I strolled into my local record store and found an ultra-rare album that music collectors cream over: Nirvana’s “Love Buzz” vinyl. Unfortunately, I just sold half a nut to buy orange juice and a fifth of cheap vodka. My pockets were empty. It’s not right to steal, right? Seriously, who is it hurting? Million dollar record companies? Besides, with the economy in the shitter, nobody has money to spare. And, damn it, I need my vodka. I looked around to see if anybody was watching. I think spotted the gnarly looking, long-haired, beer-bellied Metal monster who owns the place. I started to sweat, my breathing quickened and my hands trembled.
This beast was a nasty opponent. I was quicker, but he had reptilian strength on his side. I decided to go elsewhere. So I merrily left the record store and jumped on the Internet to download the album. File sharing on the Internet doesn’t promise anybody bodily harm. So when exactly did this whole trend begin?
It happened in homes everywhere before the Internet. Music fans pressed “dub” on their tape decks and boom boxes to create sappy and nostalgic mix-tapes for their friends and hopeful lovers. Many summer romances would be captured on 400 feet of magnetic tape. An entire subculture of tape-mixers emerged in basements around the world. They were the pirate kings of their time. The process was so guiltless and pleasantly untraceable. Ah, yes, such great times. All anybody had to do was wait for a song on the radio, hit “record” and sit back and listen to their handy work. There was no RIAA (Recording Industry Association of America — guys who sue for downloading) breathing down their necks and no lawsuits. It was all euphoric.
But after Al Gore invented the Internet, the shit hit the fans. The Internet gave us chat rooms, Hamster Dance, an endless supply of amateur porn, the MP3 and the best technology ever: file sharing. Napster was born and opened a huge door for anybody looking to score some good tunes for free. It was a music lover’s paradise. Even those rare bootlegged albums made the search results as part of the 100,000+ song library Napster boasted. In a culture that was quickly becoming digital, it was a waste of time to buy a CD. We all had more important things to do like watch “Survivor.” Again, the times were wonderful. We watched “Survivor,” talked about Bill Clinton and downloaded songs with anonymity from Napster. Big brother and those scumbags at the RIAA couldn’t do anything about it. Alas, the times would become dark and dangerous quickly.
Then in 2000, Metallica filed a lawsuit against Napster. The lawsuit inadvertently brought to the mainstream the file sharing crazy that was, until that point, mostly known by tech-savvy students. Metallica was super pissed about some music of theirs leaking onto the Napster servers before the release of their album. They didn’t have a problem with Napster until this incident threatened to hurt their profits. Other artists jumped on the Napster-hate-wagon claiming more wrong doings.
Eventually, Napster would be shut down and resurrected as some play-to-share bullshit. Whatever. That wasn’t before Napster spawned several clones: Bearshare, Limewire and half a dozen other services that would keep the sharing alive. But those services were also susceptible to the RIAA’s long sharp teeth.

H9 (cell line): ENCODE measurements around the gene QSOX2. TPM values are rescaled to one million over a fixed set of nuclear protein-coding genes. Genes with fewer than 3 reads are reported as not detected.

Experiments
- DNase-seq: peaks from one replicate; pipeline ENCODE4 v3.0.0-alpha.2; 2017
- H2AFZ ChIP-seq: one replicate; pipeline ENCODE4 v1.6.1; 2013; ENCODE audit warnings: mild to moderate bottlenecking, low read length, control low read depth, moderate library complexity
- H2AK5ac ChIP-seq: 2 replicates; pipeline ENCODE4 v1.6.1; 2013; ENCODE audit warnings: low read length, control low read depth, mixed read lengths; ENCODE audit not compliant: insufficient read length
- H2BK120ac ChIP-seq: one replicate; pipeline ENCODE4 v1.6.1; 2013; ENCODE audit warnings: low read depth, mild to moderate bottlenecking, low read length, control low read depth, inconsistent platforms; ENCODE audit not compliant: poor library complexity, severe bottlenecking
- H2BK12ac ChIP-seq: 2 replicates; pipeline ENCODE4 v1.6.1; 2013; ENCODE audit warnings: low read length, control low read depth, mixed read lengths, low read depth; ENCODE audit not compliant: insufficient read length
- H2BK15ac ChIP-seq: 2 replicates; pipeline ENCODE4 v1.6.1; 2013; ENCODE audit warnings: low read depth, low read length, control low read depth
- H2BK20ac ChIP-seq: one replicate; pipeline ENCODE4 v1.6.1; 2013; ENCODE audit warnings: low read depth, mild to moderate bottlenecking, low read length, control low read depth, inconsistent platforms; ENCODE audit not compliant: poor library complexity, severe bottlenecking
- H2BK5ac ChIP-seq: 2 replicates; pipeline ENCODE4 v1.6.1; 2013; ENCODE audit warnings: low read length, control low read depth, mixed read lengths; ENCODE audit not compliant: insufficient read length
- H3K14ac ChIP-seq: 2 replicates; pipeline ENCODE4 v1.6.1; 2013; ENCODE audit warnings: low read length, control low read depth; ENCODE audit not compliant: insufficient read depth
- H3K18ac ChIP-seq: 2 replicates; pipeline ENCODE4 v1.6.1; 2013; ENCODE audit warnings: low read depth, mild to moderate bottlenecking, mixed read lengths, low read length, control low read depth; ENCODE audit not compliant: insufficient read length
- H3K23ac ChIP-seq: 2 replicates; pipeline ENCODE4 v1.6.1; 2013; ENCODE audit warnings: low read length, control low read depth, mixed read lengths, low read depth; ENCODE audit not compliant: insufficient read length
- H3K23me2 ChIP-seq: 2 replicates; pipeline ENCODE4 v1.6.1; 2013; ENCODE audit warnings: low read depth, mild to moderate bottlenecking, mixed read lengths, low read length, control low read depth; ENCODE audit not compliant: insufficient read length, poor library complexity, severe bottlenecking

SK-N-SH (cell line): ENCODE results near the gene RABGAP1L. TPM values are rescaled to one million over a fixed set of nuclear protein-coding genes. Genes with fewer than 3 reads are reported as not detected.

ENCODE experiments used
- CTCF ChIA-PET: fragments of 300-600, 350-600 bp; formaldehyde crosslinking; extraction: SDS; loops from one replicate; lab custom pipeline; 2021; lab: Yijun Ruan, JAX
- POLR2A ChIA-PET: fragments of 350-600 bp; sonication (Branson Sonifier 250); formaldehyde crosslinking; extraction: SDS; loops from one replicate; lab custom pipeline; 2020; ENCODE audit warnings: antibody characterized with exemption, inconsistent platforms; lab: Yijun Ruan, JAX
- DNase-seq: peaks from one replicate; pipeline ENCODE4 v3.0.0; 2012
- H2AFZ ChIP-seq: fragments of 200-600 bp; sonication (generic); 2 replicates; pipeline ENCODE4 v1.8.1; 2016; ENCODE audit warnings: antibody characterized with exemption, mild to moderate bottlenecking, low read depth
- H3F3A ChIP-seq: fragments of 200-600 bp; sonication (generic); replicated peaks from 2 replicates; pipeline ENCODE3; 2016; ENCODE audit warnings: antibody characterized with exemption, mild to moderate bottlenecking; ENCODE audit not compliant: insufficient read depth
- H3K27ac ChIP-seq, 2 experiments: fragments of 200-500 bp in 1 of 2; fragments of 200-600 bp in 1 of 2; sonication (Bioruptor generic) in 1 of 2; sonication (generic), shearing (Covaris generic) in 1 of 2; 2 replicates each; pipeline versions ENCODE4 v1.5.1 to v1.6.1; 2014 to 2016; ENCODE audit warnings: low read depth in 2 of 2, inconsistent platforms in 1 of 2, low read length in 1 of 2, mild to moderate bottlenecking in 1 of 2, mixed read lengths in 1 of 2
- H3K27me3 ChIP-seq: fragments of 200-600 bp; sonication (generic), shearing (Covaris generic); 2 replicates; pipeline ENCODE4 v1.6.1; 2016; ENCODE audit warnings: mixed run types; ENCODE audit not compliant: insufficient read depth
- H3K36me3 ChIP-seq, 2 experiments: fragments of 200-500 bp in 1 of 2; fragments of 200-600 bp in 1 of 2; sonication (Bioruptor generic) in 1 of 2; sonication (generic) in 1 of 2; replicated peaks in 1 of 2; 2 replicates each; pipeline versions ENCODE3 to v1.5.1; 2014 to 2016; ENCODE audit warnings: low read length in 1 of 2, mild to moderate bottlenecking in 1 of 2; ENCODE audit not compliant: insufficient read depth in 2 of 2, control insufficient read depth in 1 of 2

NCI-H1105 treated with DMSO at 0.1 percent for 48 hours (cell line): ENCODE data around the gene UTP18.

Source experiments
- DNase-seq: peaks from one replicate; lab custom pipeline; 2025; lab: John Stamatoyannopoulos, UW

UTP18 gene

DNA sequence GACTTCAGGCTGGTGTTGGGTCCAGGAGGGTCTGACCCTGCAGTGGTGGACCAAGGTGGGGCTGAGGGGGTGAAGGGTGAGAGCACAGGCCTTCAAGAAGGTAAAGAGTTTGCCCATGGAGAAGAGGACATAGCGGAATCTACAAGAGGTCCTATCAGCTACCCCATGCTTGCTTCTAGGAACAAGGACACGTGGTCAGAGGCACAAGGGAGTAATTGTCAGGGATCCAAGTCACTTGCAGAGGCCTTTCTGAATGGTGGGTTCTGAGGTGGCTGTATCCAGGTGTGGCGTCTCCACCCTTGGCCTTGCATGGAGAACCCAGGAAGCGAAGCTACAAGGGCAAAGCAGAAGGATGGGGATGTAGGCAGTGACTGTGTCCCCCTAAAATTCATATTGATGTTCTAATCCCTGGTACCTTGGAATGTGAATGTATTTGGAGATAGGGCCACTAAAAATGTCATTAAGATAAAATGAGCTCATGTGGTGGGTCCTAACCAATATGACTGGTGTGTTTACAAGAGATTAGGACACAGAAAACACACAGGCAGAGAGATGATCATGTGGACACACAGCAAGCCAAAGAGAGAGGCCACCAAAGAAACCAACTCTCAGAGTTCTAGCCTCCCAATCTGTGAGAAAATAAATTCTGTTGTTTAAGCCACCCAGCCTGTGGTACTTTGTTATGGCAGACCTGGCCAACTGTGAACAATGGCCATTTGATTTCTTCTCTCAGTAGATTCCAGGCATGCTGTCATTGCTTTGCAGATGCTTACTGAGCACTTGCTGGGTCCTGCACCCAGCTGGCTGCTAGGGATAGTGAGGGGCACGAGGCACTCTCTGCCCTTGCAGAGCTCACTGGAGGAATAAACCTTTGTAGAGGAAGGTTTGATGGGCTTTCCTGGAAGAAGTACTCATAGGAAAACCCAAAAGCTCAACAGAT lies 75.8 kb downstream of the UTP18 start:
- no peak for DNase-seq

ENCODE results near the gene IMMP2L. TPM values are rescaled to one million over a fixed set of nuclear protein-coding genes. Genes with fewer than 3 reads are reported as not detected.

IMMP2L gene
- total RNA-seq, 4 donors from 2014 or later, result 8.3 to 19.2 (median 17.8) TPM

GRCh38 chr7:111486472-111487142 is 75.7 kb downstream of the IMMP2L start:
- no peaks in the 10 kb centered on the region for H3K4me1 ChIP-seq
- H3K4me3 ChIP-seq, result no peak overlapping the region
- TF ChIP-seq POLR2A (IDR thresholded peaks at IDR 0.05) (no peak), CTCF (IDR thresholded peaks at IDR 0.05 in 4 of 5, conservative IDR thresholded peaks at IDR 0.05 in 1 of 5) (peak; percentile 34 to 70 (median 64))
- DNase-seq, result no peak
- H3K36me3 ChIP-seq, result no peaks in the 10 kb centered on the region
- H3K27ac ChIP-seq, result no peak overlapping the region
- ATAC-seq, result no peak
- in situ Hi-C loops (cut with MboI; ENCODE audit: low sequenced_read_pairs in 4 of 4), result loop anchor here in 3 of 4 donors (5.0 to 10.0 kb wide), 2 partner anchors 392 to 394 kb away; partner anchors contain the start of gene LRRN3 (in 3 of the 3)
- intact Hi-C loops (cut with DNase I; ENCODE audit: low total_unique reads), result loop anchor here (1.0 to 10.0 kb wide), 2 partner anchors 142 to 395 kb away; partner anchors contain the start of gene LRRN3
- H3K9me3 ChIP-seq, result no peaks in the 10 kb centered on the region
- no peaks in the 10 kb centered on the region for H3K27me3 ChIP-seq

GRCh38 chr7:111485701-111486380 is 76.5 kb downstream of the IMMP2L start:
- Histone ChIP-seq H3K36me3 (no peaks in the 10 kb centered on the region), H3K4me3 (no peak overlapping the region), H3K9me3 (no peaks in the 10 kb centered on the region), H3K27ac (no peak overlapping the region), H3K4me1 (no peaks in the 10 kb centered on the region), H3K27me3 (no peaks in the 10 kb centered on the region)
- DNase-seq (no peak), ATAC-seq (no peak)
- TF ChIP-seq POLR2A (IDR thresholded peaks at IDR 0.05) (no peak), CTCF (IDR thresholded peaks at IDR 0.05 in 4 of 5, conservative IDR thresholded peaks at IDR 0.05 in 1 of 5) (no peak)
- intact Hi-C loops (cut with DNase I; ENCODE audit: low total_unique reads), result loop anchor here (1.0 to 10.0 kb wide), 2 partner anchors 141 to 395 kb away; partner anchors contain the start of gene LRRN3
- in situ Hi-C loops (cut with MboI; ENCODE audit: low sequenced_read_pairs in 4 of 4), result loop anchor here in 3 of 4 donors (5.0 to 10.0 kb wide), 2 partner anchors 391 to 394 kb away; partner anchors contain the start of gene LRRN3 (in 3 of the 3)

Fortunately, there is a light at the end of this tunnel. Ladies and gentlemen, let me introduce you to BIT Torrents. It’s a file-sharer’s end game. BIT torrents are to file sharing as Blu Ray is to DVD. BIT torrents take a great idea and just makes it 100 percent better and more attractive. Of course, we are talking free here. Before, what made file sharing so east to trace, we downloaded our music from one fellow file sharer at a time, making it easy to track the file from one IP address to another. Now, BIT torrents make it possible to download a single file from hundreds of different locations effectively making the download extremely efficient and fast and harder to trace. BIT torrent took Napster’s idea and expanded it to an entire world of digital media like TV, DVD, music, etc.
Torrents are reasonably easy to find and download. And you can even find a TON of legal ones at www.archive.org. Many programs streamline the whole process through software which provides a torrent search engine capable of tracking down millions of possible seeds from which to download. Personally, I recommend downloading UTorrent, an application that keeps your downloads optimized and organized. There are plenty of well-documented torrent sites, and yes, it takes a little technical know-how to get going. But after you do, the world of downloading really opens up to you. This is the new medium to trade live show recordings. And all of the stuff you’ll find on www.archive.org is completely worry free and legal. If you dive into other places such as Pirate Bay or ISO Hunt, then you may be crossing the line.
People do it, though. I do it.
Yes, this writer downloads. I download with respect. My CD and vinyl collections rival my MP3 collection. I’ve done my part for the bands I enjoy listening to. If you want to support your favorite band, go to a concert and by merch. Enjoy the experience.
As for that rare album at the record store, nothing can replace a tangible piece of history. The world is quickly becoming a completely digital place, however, and items like that will become more scarce as time goes on. So enjoy those records and CDs for as long as you can. They will be a novelty in 50 years. Soon, iTunes will be hooking up to our brains pumping electrical signals directly into the temporal lobe. Until then, happy torrent hunting!